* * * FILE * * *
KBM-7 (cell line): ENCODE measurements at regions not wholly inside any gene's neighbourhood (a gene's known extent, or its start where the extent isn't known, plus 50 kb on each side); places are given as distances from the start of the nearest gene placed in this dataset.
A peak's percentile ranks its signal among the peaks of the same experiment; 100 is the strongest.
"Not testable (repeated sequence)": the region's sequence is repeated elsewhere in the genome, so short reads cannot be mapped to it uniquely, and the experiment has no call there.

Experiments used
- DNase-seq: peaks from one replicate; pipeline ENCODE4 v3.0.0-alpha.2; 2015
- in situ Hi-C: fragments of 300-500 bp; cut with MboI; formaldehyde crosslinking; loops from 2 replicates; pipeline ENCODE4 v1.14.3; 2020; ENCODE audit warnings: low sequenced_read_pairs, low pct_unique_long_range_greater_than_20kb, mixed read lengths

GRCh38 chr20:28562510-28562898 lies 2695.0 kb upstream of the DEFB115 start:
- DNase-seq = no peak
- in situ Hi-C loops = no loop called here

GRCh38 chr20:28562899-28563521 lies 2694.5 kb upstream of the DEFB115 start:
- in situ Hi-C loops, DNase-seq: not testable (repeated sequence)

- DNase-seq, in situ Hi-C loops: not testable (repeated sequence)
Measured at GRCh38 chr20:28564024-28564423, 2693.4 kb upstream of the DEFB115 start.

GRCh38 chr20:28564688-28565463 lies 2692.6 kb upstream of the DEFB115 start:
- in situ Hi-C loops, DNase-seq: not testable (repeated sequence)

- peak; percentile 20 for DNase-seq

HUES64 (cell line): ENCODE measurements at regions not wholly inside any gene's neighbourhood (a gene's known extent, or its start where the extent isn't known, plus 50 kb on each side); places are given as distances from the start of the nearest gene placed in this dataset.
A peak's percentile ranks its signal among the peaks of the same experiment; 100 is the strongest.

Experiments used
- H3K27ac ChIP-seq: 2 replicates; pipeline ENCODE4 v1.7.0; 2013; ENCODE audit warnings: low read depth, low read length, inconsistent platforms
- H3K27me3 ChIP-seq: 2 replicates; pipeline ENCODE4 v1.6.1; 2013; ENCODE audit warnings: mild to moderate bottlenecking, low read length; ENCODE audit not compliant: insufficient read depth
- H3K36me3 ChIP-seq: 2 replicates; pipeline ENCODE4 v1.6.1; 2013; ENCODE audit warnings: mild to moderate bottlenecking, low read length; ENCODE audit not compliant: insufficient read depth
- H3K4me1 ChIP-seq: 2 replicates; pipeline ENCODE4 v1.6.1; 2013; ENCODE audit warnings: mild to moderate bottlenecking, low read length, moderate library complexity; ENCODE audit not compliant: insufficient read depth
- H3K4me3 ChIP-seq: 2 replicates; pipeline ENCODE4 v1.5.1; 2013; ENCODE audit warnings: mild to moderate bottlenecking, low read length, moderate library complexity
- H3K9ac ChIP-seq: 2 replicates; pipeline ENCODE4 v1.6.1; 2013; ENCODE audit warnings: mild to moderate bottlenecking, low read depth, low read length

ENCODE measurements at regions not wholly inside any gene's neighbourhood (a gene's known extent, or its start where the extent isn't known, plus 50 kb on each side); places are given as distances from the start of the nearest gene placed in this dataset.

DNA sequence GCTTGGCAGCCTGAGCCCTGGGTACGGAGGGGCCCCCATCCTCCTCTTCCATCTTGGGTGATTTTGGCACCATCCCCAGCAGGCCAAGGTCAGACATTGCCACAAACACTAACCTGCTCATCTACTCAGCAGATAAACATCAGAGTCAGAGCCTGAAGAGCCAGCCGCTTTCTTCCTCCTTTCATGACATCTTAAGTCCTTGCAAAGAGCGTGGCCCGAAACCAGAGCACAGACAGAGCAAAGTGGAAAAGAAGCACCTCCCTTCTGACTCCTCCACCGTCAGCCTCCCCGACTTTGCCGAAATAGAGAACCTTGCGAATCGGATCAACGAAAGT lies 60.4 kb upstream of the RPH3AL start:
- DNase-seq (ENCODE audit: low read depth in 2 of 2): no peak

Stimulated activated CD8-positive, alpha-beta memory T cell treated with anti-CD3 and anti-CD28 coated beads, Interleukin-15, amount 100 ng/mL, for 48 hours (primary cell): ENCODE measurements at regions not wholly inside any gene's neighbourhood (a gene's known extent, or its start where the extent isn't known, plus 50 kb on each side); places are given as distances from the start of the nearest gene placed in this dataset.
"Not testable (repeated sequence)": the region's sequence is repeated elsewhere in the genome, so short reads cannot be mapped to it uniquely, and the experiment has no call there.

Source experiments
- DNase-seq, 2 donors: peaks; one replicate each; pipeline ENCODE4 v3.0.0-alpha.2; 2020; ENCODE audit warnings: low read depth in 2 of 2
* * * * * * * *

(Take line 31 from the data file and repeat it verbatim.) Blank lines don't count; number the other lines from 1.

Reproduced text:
Source experiments